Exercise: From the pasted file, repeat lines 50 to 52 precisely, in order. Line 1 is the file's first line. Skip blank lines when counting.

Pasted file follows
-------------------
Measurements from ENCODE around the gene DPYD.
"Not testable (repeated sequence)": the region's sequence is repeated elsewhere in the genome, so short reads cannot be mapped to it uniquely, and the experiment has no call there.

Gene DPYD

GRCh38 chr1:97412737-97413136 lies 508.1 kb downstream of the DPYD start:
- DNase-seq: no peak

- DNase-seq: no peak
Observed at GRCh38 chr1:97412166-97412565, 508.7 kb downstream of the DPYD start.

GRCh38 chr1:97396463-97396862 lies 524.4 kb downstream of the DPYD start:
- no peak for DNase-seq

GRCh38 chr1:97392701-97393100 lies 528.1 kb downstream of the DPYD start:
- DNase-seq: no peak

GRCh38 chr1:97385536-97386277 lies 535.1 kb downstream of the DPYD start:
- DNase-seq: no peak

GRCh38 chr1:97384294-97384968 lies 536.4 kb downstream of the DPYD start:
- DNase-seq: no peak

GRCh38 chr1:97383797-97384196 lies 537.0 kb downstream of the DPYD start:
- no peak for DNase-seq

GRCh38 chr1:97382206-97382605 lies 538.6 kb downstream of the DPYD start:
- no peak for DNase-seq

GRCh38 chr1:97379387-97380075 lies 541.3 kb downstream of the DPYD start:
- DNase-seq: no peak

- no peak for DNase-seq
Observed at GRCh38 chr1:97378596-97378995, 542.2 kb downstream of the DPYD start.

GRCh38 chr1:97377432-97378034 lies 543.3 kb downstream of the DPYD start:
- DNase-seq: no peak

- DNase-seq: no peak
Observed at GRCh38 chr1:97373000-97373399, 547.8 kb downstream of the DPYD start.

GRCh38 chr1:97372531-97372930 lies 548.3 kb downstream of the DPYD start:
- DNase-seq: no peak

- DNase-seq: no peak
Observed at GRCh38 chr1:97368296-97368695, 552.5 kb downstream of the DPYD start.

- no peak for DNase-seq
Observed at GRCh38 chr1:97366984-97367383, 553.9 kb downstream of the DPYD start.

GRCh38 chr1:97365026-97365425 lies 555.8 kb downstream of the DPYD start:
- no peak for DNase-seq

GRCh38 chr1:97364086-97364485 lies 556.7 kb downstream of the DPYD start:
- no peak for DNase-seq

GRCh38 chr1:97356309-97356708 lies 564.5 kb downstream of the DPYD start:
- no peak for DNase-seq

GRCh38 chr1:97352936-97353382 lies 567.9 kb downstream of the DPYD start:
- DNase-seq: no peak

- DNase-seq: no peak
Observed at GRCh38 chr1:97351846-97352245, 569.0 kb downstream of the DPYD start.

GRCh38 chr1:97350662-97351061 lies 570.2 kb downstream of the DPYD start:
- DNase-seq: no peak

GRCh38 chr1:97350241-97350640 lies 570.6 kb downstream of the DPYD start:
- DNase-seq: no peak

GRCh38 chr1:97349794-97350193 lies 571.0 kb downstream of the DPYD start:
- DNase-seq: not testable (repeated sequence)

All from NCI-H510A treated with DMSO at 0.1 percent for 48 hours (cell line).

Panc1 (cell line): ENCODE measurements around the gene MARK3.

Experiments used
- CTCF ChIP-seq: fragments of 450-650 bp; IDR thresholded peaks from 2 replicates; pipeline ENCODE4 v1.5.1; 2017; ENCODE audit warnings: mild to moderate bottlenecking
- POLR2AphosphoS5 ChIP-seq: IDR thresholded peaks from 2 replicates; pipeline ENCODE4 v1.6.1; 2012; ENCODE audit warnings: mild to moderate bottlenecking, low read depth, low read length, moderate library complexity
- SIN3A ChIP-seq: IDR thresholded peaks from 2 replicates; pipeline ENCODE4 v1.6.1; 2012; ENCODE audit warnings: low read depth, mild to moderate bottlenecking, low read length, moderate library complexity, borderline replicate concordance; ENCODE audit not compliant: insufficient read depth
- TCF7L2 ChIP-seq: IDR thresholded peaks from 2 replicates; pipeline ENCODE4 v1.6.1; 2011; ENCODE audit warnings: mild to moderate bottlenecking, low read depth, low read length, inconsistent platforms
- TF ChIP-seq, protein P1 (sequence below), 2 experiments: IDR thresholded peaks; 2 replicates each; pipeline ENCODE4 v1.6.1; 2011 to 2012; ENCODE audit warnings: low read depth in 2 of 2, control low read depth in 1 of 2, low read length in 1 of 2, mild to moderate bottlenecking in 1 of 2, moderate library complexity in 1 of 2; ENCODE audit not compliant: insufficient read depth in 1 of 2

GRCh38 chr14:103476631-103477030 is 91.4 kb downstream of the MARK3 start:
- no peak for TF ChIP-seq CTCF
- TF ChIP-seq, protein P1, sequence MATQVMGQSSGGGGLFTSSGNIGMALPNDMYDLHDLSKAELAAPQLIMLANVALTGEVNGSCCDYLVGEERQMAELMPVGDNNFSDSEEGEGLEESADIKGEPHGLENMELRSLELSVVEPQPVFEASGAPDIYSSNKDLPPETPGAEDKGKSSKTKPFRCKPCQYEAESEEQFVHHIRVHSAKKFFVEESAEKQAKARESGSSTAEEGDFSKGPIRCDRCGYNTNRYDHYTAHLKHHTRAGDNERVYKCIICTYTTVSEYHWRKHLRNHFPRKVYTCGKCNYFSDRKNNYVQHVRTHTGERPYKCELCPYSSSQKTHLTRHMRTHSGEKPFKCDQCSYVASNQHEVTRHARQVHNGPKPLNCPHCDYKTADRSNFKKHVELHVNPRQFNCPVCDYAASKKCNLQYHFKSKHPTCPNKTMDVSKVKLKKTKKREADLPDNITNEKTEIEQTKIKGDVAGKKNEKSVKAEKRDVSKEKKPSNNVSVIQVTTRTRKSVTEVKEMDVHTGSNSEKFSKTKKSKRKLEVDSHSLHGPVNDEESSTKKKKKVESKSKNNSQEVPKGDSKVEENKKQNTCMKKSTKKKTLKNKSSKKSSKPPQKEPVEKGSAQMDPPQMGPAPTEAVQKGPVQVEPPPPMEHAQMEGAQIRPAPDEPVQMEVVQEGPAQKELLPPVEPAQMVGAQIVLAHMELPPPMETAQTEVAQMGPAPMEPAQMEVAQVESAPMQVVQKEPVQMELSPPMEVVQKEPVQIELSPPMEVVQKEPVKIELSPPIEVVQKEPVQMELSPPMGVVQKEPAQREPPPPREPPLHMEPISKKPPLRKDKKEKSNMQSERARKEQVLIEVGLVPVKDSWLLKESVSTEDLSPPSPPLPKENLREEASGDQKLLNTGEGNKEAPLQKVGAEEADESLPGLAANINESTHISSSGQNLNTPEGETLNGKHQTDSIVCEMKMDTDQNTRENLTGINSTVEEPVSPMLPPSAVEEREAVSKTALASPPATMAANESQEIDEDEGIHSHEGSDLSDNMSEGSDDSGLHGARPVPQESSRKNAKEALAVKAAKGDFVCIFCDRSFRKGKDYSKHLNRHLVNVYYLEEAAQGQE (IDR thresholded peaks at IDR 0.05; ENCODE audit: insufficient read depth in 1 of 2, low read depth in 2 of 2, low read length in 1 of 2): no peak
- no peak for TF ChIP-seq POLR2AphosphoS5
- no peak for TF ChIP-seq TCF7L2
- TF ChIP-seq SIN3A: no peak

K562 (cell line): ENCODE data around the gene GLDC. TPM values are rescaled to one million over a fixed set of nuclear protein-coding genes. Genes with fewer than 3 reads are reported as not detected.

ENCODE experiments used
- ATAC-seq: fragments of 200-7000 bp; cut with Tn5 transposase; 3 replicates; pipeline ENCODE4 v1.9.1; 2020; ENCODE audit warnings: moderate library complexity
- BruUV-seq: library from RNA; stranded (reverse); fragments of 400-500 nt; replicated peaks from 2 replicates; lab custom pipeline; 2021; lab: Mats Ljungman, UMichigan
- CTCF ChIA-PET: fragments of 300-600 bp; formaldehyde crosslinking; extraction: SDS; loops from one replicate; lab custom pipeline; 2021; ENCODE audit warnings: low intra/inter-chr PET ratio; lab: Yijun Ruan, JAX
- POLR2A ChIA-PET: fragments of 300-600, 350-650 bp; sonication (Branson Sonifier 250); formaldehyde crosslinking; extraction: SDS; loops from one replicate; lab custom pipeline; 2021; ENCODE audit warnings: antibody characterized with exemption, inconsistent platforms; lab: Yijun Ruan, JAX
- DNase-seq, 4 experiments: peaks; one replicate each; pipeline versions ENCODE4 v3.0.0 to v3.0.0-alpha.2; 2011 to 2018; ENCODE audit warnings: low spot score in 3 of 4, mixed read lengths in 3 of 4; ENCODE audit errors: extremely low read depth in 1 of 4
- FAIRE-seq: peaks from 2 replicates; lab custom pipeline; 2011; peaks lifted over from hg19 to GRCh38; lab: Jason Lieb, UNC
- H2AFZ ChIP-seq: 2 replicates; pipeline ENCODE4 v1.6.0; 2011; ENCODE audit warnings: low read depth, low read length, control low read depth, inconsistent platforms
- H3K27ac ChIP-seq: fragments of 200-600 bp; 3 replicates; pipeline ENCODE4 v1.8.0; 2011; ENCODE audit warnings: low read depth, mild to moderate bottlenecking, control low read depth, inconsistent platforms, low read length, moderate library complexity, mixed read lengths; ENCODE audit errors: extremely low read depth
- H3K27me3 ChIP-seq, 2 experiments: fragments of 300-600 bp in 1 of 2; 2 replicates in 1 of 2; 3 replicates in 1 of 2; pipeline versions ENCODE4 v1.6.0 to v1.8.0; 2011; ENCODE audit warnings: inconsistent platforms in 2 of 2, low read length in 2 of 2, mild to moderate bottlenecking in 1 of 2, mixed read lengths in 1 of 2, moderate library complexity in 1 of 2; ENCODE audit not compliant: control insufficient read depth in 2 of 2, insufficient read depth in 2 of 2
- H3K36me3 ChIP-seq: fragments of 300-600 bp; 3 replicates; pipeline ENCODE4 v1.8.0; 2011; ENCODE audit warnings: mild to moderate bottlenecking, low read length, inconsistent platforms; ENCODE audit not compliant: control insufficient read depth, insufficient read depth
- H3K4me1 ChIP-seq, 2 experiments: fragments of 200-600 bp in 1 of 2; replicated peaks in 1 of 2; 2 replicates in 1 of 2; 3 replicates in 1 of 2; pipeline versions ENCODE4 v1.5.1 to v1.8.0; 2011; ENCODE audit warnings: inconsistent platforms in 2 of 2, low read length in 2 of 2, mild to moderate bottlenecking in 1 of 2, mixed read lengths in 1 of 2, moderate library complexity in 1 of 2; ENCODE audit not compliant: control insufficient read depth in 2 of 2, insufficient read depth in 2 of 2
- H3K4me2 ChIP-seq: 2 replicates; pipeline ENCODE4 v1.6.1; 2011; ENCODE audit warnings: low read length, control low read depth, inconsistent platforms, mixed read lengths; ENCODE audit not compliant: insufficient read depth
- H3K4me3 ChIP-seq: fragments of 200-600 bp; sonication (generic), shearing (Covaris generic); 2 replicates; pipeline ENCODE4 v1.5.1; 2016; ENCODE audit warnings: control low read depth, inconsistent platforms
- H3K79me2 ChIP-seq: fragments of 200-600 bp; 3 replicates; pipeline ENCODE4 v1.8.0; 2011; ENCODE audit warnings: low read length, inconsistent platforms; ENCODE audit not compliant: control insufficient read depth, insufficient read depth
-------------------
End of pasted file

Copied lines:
All from NCI-H510A treated with DMSO at 0.1 percent for 48 hours (cell line).

Panc1 (cell line): ENCODE measurements around the gene MARK3.

Experiments used